Cece Morgan, an executive with Intuit, the company behind TurboTax and Quicken, says, "We've made tremendous progress. There's more to do."
Morgan and executives from the Better Business Bureau, the IRS and area CPAs are joining forces to share information on scams and how hackers are targeting them.
Morgan says that crooks know that their company is hiring. These hackers send emails with resumes attached. When the resume is opened it downloads software onto the company's computers and logs their keystrokes.
Tax preparers are vulnerable. By hacking into a company's computers instead of yours at home, they get information on many people.
And thanks to the recent data breaches, these hackers could already have your information, which makes this year a little different. They may not target tax preparers and just file taxes in your name, or come to you to fill in the blanks on the bit of data they don't know.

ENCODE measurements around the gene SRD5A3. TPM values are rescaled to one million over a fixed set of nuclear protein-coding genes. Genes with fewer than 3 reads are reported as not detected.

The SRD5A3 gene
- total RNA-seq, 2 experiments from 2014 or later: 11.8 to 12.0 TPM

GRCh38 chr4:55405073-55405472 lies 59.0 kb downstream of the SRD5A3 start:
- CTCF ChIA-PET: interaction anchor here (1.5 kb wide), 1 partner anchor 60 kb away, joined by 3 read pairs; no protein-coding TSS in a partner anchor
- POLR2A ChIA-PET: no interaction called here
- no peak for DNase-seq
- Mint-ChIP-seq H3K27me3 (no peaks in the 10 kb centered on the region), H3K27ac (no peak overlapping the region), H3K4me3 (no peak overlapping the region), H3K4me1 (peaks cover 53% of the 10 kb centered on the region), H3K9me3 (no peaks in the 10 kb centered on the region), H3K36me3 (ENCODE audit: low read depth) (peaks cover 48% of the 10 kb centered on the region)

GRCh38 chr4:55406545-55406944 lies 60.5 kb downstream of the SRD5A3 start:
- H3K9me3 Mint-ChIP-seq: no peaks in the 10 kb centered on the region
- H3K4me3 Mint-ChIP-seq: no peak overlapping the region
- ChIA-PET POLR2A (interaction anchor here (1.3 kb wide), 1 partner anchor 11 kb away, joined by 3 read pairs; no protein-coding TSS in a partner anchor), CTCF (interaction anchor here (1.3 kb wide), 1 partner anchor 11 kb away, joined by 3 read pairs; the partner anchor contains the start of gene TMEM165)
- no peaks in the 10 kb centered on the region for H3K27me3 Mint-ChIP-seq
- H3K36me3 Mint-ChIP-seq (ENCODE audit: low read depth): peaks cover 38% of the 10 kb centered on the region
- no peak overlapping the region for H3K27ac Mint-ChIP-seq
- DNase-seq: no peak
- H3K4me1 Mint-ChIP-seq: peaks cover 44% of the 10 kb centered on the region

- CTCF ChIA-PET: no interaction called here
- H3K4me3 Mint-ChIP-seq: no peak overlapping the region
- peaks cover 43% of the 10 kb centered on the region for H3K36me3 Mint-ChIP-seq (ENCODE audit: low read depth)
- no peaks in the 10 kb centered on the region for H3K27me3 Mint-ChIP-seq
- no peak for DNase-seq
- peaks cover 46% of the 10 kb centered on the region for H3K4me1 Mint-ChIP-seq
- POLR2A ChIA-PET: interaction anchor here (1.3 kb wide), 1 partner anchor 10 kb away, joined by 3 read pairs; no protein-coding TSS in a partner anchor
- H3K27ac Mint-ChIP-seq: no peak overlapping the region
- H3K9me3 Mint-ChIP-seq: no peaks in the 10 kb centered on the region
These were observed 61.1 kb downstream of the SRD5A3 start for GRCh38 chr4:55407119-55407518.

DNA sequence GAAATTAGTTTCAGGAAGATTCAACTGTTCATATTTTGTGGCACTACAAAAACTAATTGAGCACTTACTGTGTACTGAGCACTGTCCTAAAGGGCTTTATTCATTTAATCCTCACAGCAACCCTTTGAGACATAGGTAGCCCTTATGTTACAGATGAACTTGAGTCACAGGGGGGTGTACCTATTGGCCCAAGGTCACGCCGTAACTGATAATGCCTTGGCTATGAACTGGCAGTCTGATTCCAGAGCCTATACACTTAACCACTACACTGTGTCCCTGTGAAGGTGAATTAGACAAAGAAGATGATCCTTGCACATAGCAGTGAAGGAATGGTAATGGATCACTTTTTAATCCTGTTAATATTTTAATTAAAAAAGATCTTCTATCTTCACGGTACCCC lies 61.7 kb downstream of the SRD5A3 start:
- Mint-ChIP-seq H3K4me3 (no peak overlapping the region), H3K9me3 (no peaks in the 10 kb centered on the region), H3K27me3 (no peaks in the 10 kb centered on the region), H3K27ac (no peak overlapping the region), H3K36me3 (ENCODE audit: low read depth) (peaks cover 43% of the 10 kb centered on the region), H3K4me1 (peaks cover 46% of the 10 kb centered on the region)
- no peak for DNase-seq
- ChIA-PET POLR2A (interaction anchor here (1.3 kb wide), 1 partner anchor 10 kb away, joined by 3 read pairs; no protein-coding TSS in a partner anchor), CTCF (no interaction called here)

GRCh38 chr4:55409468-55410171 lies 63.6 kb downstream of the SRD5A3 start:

Educating yourself on what hackers are doing is the best protection. Make sure you keep updated on many of the scams out there.
Take some time to learn why you should never pay for anything with a gift card, wire someone a check, or mail out W-2s or personal information, even if the emails look like it's coming from someone you know.
Having anti-virus software installed isn't enough. Make sure you also have a firewall, and that the sensitive files on your computer are encrypted.